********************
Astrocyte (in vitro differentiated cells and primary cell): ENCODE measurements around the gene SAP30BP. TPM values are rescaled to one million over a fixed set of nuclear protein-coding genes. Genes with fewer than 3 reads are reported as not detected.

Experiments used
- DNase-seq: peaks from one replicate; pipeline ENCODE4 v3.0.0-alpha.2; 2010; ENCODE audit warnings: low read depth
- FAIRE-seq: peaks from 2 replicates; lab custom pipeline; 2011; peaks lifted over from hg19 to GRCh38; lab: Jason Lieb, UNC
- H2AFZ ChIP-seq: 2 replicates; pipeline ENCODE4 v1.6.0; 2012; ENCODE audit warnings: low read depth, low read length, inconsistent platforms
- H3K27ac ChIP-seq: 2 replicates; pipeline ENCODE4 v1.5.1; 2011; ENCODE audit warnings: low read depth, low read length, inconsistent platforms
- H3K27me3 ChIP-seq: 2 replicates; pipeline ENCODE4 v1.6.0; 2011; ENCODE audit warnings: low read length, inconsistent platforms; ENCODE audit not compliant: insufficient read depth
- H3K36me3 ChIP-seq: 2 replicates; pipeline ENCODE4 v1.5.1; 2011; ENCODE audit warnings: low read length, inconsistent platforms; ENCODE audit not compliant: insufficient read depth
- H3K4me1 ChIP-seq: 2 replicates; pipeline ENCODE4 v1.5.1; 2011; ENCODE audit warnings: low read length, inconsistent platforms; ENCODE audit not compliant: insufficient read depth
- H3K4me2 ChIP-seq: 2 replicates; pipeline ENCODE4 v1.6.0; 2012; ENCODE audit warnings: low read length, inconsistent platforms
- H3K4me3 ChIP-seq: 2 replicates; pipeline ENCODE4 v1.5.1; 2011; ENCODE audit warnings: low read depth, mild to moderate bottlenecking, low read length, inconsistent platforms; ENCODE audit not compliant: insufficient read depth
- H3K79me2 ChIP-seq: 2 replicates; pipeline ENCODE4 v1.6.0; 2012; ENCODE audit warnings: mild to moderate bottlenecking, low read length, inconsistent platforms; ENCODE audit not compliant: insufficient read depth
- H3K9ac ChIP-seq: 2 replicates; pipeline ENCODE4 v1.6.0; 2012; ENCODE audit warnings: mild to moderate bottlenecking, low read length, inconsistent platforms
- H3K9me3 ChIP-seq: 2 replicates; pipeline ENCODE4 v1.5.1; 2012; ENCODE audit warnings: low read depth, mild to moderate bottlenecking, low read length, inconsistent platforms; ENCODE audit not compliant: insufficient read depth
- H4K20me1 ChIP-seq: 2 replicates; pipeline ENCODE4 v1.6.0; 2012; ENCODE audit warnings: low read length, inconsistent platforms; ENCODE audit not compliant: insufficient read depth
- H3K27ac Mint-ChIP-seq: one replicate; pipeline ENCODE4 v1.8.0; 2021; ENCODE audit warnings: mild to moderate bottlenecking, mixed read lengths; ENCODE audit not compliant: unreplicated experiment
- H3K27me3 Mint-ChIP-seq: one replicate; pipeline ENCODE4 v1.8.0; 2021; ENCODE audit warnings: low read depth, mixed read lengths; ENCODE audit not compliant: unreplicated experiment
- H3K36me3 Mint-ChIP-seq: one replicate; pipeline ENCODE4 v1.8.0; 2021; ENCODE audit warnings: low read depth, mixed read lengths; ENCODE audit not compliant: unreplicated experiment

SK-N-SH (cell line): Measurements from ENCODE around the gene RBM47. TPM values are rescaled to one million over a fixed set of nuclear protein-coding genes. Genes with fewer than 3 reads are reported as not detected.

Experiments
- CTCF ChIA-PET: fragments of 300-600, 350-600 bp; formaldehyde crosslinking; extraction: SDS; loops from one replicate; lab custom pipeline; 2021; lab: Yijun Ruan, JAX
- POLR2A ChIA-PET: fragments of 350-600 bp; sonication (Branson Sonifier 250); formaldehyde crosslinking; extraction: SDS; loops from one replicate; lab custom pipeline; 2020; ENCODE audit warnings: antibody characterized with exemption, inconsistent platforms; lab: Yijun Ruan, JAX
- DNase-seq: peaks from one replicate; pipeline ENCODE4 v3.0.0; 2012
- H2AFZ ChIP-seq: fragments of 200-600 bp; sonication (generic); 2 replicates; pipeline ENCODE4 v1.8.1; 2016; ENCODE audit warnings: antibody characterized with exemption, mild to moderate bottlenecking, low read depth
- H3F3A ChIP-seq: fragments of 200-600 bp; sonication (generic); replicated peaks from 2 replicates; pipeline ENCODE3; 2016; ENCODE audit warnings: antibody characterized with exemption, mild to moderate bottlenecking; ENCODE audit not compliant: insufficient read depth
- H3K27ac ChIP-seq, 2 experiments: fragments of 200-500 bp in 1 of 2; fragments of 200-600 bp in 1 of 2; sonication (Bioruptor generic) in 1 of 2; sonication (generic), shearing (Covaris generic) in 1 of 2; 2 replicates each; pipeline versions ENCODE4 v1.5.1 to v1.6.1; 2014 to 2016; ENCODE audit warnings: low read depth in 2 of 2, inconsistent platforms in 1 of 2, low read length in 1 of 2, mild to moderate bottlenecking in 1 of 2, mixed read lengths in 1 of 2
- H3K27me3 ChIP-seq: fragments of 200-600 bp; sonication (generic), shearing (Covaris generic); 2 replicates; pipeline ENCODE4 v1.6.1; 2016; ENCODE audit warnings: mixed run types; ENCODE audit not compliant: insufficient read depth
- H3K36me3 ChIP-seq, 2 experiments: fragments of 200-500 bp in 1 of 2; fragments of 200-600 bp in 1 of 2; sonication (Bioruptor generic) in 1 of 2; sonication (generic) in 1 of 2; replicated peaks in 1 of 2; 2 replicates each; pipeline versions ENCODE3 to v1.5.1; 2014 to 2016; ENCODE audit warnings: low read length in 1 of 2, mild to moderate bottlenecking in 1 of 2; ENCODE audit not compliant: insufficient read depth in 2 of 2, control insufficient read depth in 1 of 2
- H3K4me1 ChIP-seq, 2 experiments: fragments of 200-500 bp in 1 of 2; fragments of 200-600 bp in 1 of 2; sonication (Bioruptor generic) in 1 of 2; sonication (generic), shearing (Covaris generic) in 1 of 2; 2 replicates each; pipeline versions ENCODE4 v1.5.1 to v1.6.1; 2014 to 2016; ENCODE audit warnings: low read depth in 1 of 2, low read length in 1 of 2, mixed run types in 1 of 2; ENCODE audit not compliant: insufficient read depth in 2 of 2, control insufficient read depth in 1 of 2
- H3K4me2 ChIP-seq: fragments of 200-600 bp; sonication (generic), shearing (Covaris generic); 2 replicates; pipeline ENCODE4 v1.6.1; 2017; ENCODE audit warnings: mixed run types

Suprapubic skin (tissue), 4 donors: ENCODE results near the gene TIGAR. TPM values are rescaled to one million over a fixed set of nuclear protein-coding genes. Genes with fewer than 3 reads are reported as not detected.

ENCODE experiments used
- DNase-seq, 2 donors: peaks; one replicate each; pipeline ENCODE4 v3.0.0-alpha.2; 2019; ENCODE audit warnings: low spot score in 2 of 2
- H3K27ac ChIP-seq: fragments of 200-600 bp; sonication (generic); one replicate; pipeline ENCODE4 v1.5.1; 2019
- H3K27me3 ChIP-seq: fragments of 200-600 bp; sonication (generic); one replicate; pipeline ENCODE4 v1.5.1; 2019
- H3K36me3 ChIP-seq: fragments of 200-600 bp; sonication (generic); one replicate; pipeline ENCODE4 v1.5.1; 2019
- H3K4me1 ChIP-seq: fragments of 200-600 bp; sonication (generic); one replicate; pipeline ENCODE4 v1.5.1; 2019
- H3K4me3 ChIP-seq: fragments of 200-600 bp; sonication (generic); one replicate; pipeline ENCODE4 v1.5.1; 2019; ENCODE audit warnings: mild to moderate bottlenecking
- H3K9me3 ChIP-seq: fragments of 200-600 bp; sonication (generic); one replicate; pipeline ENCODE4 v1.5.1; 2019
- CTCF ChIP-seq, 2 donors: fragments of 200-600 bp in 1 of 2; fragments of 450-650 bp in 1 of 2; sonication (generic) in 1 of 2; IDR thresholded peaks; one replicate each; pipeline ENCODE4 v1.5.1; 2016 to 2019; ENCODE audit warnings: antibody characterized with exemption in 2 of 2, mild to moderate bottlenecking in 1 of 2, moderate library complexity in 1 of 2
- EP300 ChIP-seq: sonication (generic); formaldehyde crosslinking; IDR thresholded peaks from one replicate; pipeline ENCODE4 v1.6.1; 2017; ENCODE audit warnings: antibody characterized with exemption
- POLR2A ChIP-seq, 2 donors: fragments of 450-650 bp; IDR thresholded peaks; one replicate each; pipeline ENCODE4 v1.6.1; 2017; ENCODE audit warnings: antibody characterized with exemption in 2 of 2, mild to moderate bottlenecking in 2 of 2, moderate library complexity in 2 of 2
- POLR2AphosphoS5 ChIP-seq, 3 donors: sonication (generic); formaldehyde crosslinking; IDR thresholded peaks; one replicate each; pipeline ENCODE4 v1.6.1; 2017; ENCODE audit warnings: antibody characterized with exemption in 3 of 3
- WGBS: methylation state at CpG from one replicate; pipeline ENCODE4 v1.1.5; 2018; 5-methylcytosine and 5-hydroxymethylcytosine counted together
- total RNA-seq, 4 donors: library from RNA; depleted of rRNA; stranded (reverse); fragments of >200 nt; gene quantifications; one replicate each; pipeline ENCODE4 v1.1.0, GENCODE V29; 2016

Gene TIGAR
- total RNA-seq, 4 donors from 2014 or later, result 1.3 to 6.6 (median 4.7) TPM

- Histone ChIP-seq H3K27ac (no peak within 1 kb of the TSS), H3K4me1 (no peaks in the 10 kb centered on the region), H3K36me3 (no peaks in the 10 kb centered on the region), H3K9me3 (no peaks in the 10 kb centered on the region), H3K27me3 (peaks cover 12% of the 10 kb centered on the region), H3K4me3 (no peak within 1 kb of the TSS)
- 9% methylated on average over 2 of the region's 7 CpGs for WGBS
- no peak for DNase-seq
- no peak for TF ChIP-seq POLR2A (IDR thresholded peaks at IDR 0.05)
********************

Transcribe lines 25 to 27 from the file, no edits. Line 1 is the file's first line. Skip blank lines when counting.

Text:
- H3F3A ChIP-seq: fragments of 200-600 bp; sonication (generic); replicated peaks from 2 replicates; pipeline ENCODE3; 2016; ENCODE audit warnings: antibody characterized with exemption, mild to moderate bottlenecking; ENCODE audit not compliant: insufficient read depth
- H3K27ac ChIP-seq, 2 experiments: fragments of 200-500 bp in 1 of 2; fragments of 200-600 bp in 1 of 2; sonication (Bioruptor generic) in 1 of 2; sonication (generic), shearing (Covaris generic) in 1 of 2; 2 replicates each; pipeline versions ENCODE4 v1.5.1 to v1.6.1; 2014 to 2016; ENCODE audit warnings: low read depth in 2 of 2, inconsistent platforms in 1 of 2, low read length in 1 of 2, mild to moderate bottlenecking in 1 of 2, mixed read lengths in 1 of 2
- H3K27me3 ChIP-seq: fragments of 200-600 bp; sonication (generic), shearing (Covaris generic); 2 replicates; pipeline ENCODE4 v1.6.1; 2016; ENCODE audit warnings: mixed run types; ENCODE audit not compliant: insufficient read depth